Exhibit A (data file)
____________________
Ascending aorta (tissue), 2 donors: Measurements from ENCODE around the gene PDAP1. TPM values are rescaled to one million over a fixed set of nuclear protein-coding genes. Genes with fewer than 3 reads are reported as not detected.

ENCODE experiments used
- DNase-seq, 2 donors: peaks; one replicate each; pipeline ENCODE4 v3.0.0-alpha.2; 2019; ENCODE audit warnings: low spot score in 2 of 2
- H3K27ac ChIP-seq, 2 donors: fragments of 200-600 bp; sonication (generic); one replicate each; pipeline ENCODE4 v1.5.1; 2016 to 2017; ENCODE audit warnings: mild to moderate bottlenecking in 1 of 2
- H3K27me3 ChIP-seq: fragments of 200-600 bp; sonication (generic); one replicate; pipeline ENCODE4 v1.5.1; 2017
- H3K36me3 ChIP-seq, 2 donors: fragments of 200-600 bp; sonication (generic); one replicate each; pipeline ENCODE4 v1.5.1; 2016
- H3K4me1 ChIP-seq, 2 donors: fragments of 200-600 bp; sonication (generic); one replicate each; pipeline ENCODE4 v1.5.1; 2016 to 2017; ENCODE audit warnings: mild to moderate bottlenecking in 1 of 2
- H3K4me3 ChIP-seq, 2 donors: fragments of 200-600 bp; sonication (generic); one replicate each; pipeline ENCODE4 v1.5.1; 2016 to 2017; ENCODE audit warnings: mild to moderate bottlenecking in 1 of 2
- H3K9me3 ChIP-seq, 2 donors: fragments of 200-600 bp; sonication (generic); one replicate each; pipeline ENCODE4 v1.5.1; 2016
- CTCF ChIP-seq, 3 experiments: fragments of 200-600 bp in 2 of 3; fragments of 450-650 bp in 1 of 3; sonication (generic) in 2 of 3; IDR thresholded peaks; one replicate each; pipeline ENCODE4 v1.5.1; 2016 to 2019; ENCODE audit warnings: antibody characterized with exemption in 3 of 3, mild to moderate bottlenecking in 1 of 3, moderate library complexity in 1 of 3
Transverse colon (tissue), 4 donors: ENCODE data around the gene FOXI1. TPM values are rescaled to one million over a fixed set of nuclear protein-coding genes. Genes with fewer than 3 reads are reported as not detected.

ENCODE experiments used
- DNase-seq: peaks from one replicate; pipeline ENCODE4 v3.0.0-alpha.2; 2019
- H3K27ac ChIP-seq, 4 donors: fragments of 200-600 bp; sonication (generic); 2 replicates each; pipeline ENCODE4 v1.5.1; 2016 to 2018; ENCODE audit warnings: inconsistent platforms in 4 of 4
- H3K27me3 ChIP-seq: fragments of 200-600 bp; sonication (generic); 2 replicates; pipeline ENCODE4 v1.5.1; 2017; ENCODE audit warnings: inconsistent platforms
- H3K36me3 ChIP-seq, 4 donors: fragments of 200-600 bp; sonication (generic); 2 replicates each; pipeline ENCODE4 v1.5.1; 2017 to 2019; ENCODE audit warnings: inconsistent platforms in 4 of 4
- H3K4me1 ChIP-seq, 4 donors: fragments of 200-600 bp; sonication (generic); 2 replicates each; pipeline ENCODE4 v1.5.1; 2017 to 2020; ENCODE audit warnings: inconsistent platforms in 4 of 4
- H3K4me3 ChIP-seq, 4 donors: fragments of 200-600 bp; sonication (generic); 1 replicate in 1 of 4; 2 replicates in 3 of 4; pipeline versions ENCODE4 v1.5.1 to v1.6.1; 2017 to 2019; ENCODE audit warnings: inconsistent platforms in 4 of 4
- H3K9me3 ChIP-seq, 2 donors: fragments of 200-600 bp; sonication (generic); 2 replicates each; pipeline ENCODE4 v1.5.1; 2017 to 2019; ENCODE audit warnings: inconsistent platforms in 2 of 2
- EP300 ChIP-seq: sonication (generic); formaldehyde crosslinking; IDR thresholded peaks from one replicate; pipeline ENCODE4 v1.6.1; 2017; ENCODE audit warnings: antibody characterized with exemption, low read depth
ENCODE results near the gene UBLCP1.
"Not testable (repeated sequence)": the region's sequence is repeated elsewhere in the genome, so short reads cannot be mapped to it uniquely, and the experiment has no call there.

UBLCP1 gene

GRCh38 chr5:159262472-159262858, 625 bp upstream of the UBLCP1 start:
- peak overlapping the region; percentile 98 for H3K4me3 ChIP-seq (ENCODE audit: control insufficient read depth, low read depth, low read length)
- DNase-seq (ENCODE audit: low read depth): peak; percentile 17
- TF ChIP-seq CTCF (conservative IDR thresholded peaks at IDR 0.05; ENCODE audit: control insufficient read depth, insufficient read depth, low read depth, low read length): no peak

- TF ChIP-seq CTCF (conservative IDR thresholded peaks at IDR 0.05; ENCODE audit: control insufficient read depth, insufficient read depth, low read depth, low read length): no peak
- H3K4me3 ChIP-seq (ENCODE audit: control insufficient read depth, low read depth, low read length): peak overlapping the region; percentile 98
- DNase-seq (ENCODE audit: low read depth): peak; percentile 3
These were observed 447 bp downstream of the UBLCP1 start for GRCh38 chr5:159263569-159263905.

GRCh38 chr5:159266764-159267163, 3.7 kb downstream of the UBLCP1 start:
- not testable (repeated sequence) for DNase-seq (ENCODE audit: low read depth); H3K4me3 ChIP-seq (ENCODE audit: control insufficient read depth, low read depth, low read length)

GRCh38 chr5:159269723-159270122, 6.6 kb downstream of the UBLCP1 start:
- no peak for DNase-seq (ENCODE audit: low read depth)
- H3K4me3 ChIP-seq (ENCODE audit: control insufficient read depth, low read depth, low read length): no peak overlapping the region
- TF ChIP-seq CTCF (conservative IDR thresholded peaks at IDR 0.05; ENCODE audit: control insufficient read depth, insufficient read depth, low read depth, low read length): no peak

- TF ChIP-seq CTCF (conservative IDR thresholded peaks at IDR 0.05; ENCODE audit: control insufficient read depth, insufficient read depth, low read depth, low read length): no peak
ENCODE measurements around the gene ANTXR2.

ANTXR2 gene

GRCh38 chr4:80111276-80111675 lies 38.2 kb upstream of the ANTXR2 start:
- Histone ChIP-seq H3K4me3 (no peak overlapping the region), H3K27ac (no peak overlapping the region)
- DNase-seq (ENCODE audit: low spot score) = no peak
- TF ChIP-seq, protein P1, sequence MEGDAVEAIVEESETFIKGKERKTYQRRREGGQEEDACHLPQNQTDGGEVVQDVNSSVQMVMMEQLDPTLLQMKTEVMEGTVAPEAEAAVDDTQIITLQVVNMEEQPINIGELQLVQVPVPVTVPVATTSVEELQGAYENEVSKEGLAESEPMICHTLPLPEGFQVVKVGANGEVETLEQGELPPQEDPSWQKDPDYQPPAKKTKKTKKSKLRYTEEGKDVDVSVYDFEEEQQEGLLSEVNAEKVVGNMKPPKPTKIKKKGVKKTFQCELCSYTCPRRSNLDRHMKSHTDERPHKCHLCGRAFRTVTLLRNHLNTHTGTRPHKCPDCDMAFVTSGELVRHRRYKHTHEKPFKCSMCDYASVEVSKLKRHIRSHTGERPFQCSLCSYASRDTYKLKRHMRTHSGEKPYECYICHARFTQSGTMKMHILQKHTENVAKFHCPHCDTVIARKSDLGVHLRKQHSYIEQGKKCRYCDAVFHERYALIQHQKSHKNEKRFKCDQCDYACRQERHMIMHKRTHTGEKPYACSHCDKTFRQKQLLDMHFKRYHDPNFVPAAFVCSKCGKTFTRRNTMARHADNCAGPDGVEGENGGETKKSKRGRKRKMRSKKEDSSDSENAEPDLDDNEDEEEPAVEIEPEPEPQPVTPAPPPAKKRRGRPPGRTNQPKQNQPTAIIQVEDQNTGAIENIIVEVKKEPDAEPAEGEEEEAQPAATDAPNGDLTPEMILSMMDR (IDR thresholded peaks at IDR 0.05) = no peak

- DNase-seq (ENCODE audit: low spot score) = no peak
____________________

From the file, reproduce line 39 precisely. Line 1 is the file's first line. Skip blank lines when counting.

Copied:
ENCODE measurements around the gene ANTXR2.